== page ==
I Loved love from A to Z 

Updated: May 2, 2020

I gave this book 5 full stars on Goodreads and that is rare for me.

Here is the summary of the book:

A marvel: something you find amazing. Even ordinary-amazing. Like potatoes—because they make French fries happen. Like the perfect fries Adam and his mom used to make together.

An oddity: whatever gives you pause. Like the fact that there are hateful people in the world. Like Zayneb’s teacher, who won’t stop reminding the class how “bad” Muslims are.

But Zayneb, the only Muslim in class, isn’t bad. She’s angry.

When she gets suspended for confronting her teacher, and he begins investigating her activist friends, Zayneb heads to her aunt’s house in Doha, Qatar, for an early start to spring break.

Fueled by the guilt of getting her friends in trouble, she resolves to try out a newer, “nicer” version of herself in a place where no one knows her.

Then her path crosses with Adam’s.

Since he got diagnosed with multiple sclerosis in November, Adam’s stopped going to classes, intent, instead, on perfecting the making of things. Intent on keeping the memory of his mom alive for his little sister.

Adam’s also intent on keeping his diagnosis a secret from his grieving father.

Alone, Adam and Zayneb are playing roles for others, keeping their real thoughts locked away in their journals.

Until a marvel and an oddity occurs…

Marvel: Adam and Zayneb meeting.

Oddity: Adam and Zayneb meeting.

Now, here is my review in the same format:

The marvels

1. Adam: I have always had a soft spot for positive people. I try to be positive but I usually fail so I have a lot of respect for people who have been dealt really shitty cards in life but continue to see the beautiful things in life and focus on the things that inherently good. Those people make me believe that the world can actually... one day... maybe...be good?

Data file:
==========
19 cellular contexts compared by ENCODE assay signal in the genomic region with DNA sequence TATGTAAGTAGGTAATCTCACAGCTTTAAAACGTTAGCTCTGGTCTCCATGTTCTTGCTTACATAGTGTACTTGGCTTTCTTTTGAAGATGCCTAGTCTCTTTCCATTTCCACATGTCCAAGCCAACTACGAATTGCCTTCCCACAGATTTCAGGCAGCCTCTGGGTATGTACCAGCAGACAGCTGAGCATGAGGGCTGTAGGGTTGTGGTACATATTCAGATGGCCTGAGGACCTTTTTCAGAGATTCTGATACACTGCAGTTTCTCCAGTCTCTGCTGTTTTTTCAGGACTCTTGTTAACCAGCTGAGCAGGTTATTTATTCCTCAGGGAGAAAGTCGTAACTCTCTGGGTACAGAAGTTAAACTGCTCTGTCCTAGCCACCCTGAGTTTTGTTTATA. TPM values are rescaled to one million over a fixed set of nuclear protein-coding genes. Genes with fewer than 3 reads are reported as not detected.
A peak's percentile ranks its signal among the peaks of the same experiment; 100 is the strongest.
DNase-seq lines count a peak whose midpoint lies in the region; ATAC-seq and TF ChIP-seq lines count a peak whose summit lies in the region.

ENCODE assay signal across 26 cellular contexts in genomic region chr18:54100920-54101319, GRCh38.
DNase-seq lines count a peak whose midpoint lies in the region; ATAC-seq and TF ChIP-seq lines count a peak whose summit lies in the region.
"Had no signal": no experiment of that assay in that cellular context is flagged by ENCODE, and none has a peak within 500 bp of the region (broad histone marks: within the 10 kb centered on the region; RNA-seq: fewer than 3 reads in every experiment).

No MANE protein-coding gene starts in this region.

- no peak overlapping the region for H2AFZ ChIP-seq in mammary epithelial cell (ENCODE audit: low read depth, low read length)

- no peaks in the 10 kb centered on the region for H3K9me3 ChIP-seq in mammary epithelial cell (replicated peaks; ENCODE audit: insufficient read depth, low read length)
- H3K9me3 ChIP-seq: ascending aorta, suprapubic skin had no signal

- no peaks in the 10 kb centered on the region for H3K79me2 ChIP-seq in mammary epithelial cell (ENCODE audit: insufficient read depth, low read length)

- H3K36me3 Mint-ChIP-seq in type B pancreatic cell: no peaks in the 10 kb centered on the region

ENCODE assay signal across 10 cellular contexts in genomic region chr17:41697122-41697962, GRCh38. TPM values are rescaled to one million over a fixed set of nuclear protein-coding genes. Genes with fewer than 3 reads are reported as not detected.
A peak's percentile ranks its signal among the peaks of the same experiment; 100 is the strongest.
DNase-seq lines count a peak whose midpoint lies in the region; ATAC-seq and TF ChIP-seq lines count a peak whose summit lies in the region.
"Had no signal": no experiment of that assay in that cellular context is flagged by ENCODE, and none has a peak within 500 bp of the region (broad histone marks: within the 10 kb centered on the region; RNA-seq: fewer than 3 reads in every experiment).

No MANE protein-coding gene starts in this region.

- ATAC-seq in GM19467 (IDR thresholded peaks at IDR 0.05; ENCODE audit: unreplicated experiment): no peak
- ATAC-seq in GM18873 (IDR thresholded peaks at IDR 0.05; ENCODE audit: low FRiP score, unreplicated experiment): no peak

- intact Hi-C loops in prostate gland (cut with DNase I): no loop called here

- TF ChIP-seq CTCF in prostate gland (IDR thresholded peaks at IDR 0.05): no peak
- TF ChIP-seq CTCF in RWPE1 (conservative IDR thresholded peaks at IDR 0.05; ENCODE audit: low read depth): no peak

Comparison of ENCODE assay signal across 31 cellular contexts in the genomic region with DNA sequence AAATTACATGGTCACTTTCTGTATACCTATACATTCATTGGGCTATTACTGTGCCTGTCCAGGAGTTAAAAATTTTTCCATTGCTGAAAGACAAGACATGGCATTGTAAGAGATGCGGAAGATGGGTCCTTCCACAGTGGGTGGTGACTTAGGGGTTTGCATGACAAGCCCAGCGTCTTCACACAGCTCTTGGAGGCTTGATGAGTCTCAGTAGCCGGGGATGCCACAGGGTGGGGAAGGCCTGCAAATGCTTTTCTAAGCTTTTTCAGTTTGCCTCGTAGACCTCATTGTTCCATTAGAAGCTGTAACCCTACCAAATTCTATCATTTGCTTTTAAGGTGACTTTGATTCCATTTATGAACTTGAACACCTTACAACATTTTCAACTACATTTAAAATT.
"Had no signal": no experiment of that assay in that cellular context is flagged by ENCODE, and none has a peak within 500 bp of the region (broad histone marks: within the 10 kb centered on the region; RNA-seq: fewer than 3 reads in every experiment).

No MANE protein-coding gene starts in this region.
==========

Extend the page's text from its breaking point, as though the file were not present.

They give me hope. That's the gist of it.

2. A Beautiful, Muslim Asian Canadian with a heart of gold: How exactly am I not supposed to swoon and add him to my list of fictional boyfriends? I had HUGE heart eyes while reading about this boy.

3. Teenage Romance: They are just really cute. To be young, to be wild, to be passionate and in love. It's just beautiful, don't you think?

4. Zainab: Major Girl Crush!! This is one open minded hijabi who is not afraid of using her voice and it is refreshing to read. I feel like we've gotten a lot more Muslim representation in YA lately but this girl might just be my favorite. She was annoying at times because she didn't know how to deal with her anger and her feelings but she slowly learnt that it was okay for her to feel the way that she did because well, IT IS HARD OUT HERE FOR MUSLIM WOMEN OF COLOR. S. K. Ali gave me a protagonist who learnt to smile at bigots and just fight the power with her truth- you know I have to STAN. 5. Freedom of religion: I need not say more about that but I will. Different religions and different ideologies can coexist. I love it when a book shows you that. 6. Aunties: I know that blood is not everything but I come from one of those families where your aunts are like your order sisters and I wish more people had that. When Family is good to you, it is really good to you. I don't want to get into the details of this because I can't do it without spoilers so I will just leave it at that. 7. AMS awareness. We don't hear enough about it. I definitely don't. I was happy to learn and I have researched more since reading the book. I think you should too.


1. I needed juuuust a little more: I was literally thinking about the implied sex at the end of this book for like 2 days after I read it. (Yes- I obviously read way too much smut and I am a teenage boy in a grown woman's body- that's just how it is!) So I would have wanted at least a description of their kiss or just... more about the physical once they were married. 2. It felt like a sermon sometimes: I know there was a lot being taught in this book and sometimes things needed to be explained but sometimes Zainab sounded very text book like.


All in all, this was a really good book and I really enjoyed it. I think it's one of those books that give you just enough insight into the life of a Hijabi to make you see things a little differently because it makes you realize that we have more in common than we have differences. Have you read it? What did you think?